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The Drupal folks have some good information for students on how you should write your application:

 * [http://drupal.org/node/59963 Student requirements]
 *
[http://drupal.org/node/59037 HOWTO write an application]
The Drupal folks have some good information for students on [http://drupal.org/node/59037 how to write a SoC application]
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Looking at the list of PSF mentors
can help you craft your proposal to match their interests.
 * ["SummerOfCode/Mentors"]


= Tips on participating =

   1. Do not overbook yourself. Working on your project should be your main activity for the entire summer.

   1. Participate in the developer community by joining python-dev, jython-dev, or whatever mailing list is appropriate.

   1. If you get stuck, ask for help instead of silently struggling. You can ask your mentor for help, or post a question to the development mailing list.

   2. You must provide weekly status reports.

   3. You will be expected to learn how to use SVN.
 
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The mentor's responsibility is to ensure the student makes progress. This could entail coaching them, providing motivation, making sure they aren't stuck, answering technical questions, or pointing the student to the proper resources. However, the mentor is not expected to do work for the student. In order to accomplish this, the mentor is expected to dedicate a couple of hours per week. The mentor's responsibility is to ensure the student makes progress. This could entail coaching them, providing motivation, making sure they aren't stuck, answering technical questions, or pointing the student to the proper resources.  Mentors should expect to get a weekly status report from their students, and should bug students who are not communicating.

However, the mentor is not expected to do work for the student.

Mentoring duties are
expected to take a couple of hours per week.
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Looking at the list of PSF mentors
can help you craft your proposal to match their interests.
 * ["SummerOfCode/Mentors"]

This page coordinates the [http://code.google.com/soc/ Google "Summer of Code"] projects involving Python and mentored by the Python Software Foundation (PSF).

Discussion about any Python-related SoC topic should take place on [http://mail.python.org/mailman/listinfo/soc2006 the soc2006 mailing list].

Students: How to submit a proposal

[http://code.google.com/soc/student_signup.html Apply through Google's online form.]

[http://code.google.com/soc/student_step1.html Submit an application.]

The Drupal folks have some good information for students on [http://drupal.org/node/59037 how to write a SoC application]

Here is Google's [http://code.google.com/soc/studentfaq.html Student FAQ].

Tips on writing your proposal

Be detailed. Don't say "I want to improve Python's support of XYZ", because that's vague, making it difficult to assess the project's feasibility or the time required. Exactly what changes would you make to improve XYZ support?

Compare with alternative projects. If your project will do task XYZ, look at other existing projects that perform the same task and explain how yours is different or better. (Or you can write a proposal to finish an existing project instead.)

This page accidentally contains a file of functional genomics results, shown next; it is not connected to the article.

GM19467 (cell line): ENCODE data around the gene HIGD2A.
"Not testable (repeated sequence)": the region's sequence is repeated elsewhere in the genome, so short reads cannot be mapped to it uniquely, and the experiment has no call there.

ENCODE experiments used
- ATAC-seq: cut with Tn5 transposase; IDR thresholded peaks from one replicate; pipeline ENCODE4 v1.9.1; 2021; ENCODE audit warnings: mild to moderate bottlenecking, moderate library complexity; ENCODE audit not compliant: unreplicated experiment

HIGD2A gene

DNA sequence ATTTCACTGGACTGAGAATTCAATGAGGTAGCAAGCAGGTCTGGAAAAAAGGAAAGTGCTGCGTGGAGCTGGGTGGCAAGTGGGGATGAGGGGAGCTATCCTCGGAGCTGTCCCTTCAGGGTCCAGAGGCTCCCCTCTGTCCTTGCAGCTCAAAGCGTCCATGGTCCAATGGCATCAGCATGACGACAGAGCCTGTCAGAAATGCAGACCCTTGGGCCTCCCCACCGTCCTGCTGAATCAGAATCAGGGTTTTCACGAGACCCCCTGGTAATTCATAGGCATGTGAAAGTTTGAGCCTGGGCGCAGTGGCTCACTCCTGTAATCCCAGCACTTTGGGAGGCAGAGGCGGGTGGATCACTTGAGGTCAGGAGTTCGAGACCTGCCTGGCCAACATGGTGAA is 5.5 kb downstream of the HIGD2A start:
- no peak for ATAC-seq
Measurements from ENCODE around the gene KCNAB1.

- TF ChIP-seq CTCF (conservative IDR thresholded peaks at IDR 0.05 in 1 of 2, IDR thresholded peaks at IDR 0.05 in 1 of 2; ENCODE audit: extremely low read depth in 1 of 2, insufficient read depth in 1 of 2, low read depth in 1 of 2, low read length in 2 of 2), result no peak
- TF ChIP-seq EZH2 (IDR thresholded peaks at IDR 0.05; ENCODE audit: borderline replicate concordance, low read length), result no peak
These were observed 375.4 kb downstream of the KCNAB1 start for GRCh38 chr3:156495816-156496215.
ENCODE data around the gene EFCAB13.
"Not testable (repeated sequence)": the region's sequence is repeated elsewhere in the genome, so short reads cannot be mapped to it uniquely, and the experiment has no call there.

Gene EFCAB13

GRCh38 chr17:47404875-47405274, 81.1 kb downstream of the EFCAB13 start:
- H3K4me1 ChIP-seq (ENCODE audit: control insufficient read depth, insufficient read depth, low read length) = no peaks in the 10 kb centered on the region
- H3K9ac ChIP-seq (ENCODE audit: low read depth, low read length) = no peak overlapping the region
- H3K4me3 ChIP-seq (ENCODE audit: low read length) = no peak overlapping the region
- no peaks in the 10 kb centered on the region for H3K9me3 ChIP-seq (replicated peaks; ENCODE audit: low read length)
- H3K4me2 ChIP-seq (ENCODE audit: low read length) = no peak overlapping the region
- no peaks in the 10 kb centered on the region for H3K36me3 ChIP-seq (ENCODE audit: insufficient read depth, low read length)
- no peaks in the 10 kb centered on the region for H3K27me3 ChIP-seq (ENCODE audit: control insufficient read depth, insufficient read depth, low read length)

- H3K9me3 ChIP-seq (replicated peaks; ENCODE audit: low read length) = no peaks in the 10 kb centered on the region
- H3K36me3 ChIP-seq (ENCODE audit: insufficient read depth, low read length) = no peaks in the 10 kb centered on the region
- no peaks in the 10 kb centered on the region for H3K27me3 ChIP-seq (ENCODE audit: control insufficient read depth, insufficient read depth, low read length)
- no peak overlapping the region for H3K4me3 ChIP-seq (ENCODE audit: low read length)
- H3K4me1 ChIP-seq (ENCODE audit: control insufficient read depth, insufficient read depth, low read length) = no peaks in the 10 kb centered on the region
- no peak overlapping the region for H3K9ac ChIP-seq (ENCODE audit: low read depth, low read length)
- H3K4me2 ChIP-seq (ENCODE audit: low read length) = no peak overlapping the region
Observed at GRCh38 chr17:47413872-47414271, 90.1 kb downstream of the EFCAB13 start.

Try to provide a rough timeline. How much time would each change take (a day, a week, six weeks)? What intermediate milestones will there be? (e.g. for a game, you might get an initial graphic display in week 1, write a parser for level definitions in week 2, write a level editor in weeks 3 and 4, etc.)

Get feedback. Post the proposal to a relevant mailing list and ask for comments. Post the proposal to your weblog and see what people think.

Describe your experience. Why are you a good person to work on this project? What skills/interests/knowledge do you have that are applicable?

Suggest a mentor. If you know a developer who would be a good mentor for your project, contact him/her and ask if they're interested. In 2005 and 2006, some interesting projects went unfunded because there was no one in the pool of mentors who felt capable of handling them.

Looking at the list of PSF mentors can help you craft your proposal to match their interests.

  • ["SummerOfCode/Mentors"]

Tips on participating

  1. Do not overbook yourself. Working on your project should be your main activity for the entire summer.
  2. Participate in the developer community by joining python-dev, jython-dev, or whatever mailing list is appropriate.
  3. If you get stuck, ask for help instead of silently struggling. You can ask your mentor for help, or post a question to the development mailing list.
  4. You must provide weekly status reports.
  5. You will be expected to learn how to use SVN.

Mentors: How to apply

The mentor's responsibility is to ensure the student makes progress. This could entail coaching them, providing motivation, making sure they aren't stuck, answering technical questions, or pointing the student to the proper resources. Mentors should expect to get a weekly status report from their students, and should bug students who are not communicating.

However, the mentor is not expected to do work for the student.

Mentoring duties are expected to take a couple of hours per week.

[http://code.google.com/soc/mentor_step1.html Apply through Google's online form.]

Project ideas

For 2007, the PSF would like to concentrate on projects that advance PSF projects (CPython and its documentation, Jython and its documentation, the Python web site). The following pages list some ideas:

Previous years

  • ["SummerOfCode/2005"]
  • ["SummerOfCode/2006"]

SummerOfCode/2007 (last edited 2008-11-15 14:00:01 by localhost)

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